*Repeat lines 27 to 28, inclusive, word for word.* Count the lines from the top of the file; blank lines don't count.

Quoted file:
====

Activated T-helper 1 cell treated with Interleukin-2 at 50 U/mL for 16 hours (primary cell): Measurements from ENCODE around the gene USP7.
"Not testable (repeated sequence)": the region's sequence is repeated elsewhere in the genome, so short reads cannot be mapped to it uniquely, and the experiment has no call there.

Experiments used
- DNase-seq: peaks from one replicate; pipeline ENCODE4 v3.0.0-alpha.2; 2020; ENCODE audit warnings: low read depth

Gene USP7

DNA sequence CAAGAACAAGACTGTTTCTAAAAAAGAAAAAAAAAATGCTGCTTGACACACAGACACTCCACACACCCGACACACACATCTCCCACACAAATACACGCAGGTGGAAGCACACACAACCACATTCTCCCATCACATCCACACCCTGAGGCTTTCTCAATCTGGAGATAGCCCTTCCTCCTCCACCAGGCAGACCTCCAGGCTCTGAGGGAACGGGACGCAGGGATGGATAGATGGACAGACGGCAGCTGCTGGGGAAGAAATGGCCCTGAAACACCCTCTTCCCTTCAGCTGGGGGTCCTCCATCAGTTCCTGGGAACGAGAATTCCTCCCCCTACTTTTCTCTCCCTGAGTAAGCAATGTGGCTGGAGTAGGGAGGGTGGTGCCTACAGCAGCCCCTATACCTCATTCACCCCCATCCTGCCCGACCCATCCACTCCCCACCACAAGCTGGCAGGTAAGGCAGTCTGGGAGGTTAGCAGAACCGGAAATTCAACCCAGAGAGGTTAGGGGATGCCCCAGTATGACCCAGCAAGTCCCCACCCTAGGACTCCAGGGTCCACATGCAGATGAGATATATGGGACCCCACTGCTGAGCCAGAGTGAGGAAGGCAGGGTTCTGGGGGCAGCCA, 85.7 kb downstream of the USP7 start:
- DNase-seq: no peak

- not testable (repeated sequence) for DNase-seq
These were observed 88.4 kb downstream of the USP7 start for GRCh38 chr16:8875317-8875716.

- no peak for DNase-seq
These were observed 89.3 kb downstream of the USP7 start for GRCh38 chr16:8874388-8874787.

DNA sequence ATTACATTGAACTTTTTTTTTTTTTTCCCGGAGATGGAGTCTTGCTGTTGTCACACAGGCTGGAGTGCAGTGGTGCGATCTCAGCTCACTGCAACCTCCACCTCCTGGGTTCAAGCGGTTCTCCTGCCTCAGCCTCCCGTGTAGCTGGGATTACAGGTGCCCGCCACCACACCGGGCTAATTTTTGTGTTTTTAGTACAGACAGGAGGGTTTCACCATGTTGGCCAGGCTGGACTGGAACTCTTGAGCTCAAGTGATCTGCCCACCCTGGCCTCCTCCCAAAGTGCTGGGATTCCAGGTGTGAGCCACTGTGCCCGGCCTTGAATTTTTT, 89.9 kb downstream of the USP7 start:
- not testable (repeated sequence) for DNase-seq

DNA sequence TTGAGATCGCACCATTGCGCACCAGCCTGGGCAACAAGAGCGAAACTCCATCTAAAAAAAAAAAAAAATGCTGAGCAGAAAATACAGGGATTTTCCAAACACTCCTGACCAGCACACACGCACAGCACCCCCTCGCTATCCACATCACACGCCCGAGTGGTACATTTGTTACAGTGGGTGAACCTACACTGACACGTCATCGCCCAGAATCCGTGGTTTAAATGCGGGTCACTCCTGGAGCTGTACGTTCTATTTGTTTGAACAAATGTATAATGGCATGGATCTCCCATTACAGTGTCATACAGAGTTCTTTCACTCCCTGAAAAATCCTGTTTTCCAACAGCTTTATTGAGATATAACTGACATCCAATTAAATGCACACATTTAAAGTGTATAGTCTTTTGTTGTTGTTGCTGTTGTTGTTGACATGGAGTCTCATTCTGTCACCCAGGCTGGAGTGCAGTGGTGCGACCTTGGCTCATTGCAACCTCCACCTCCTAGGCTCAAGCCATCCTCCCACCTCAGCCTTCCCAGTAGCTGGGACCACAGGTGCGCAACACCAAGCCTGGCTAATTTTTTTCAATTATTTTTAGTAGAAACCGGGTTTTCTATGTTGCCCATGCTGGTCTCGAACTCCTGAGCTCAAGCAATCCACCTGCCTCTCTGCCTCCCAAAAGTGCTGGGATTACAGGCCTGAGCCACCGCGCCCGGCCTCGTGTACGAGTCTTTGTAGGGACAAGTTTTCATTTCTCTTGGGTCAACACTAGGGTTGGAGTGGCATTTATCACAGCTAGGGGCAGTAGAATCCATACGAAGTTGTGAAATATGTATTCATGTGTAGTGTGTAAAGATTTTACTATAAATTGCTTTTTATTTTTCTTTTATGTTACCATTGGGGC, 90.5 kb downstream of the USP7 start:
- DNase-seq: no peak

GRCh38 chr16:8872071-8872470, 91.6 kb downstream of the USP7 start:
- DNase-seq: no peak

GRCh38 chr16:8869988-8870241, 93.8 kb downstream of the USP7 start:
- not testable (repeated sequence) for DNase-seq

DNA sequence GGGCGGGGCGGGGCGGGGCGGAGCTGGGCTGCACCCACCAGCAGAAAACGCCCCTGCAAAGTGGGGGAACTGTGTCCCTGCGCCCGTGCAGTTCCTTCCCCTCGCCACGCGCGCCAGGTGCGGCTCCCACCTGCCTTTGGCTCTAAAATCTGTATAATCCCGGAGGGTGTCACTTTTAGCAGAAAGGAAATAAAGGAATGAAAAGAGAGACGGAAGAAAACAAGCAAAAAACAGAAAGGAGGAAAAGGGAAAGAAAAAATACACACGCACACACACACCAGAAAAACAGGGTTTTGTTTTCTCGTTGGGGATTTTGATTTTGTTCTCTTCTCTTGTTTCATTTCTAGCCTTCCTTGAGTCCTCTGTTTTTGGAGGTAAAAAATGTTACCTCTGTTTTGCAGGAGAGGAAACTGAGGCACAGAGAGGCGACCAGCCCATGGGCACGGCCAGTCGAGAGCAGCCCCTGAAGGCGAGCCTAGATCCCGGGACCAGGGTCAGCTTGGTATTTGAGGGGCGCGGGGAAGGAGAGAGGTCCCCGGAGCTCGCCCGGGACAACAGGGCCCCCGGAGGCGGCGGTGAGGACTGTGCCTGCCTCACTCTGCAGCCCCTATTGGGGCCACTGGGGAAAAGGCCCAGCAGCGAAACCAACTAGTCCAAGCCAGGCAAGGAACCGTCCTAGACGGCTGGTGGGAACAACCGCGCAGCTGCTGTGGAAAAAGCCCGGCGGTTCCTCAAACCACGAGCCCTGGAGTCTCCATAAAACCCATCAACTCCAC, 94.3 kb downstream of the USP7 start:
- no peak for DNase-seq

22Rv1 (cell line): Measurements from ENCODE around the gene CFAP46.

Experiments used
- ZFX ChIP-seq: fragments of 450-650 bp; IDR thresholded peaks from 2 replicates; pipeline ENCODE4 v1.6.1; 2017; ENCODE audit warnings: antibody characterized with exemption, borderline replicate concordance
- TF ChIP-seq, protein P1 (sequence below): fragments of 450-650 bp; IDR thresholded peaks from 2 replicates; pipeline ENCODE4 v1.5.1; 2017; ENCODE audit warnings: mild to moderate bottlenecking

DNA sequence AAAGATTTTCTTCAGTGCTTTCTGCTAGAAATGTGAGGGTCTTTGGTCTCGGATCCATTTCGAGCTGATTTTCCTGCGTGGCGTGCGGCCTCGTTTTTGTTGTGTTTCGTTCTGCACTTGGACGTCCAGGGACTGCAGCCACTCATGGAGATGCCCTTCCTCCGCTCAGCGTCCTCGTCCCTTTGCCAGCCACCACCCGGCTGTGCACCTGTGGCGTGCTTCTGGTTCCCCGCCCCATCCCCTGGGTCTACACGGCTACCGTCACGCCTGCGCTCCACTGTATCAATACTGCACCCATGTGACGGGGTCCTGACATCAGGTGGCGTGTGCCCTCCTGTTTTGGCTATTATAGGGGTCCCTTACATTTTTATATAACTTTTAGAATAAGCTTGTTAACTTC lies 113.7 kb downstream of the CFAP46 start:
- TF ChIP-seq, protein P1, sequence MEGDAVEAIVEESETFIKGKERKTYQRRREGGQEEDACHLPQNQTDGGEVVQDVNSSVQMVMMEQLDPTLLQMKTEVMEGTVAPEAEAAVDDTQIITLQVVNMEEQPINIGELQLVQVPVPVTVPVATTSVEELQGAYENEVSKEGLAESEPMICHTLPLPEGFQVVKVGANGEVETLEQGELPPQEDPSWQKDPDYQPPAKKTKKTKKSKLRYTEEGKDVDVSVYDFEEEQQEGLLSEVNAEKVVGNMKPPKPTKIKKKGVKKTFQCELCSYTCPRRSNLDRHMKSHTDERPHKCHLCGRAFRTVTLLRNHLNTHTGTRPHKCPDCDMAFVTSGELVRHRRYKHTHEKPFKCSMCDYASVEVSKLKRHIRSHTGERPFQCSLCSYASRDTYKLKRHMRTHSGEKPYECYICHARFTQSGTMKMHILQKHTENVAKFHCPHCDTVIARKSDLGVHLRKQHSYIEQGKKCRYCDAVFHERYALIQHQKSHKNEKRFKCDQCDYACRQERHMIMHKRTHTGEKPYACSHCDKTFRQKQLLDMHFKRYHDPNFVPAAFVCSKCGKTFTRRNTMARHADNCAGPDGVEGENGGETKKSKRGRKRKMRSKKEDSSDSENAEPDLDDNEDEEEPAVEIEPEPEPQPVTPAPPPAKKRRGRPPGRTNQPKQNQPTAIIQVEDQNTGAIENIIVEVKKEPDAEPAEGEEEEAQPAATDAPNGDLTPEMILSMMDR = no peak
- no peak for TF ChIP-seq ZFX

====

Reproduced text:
- TF ChIP-seq, protein P1, sequence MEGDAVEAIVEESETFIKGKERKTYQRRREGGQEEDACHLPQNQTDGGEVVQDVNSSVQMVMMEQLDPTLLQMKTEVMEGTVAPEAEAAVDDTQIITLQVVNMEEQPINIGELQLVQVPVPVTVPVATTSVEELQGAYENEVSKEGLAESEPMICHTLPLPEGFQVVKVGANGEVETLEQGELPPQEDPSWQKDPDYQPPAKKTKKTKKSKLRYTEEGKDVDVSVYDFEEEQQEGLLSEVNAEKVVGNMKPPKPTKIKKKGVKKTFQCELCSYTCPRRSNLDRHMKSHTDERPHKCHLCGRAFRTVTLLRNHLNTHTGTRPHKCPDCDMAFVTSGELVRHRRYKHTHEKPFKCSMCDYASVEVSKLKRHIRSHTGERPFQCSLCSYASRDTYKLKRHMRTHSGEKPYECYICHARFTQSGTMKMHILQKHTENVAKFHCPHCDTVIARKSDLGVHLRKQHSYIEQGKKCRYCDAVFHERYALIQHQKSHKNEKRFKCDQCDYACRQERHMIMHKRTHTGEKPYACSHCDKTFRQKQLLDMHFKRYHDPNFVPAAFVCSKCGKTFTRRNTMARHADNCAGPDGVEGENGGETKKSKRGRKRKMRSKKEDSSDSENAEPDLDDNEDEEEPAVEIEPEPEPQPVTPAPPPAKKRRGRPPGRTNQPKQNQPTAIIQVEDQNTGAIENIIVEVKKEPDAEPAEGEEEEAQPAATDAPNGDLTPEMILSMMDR = no peak
- no peak for TF ChIP-seq ZFX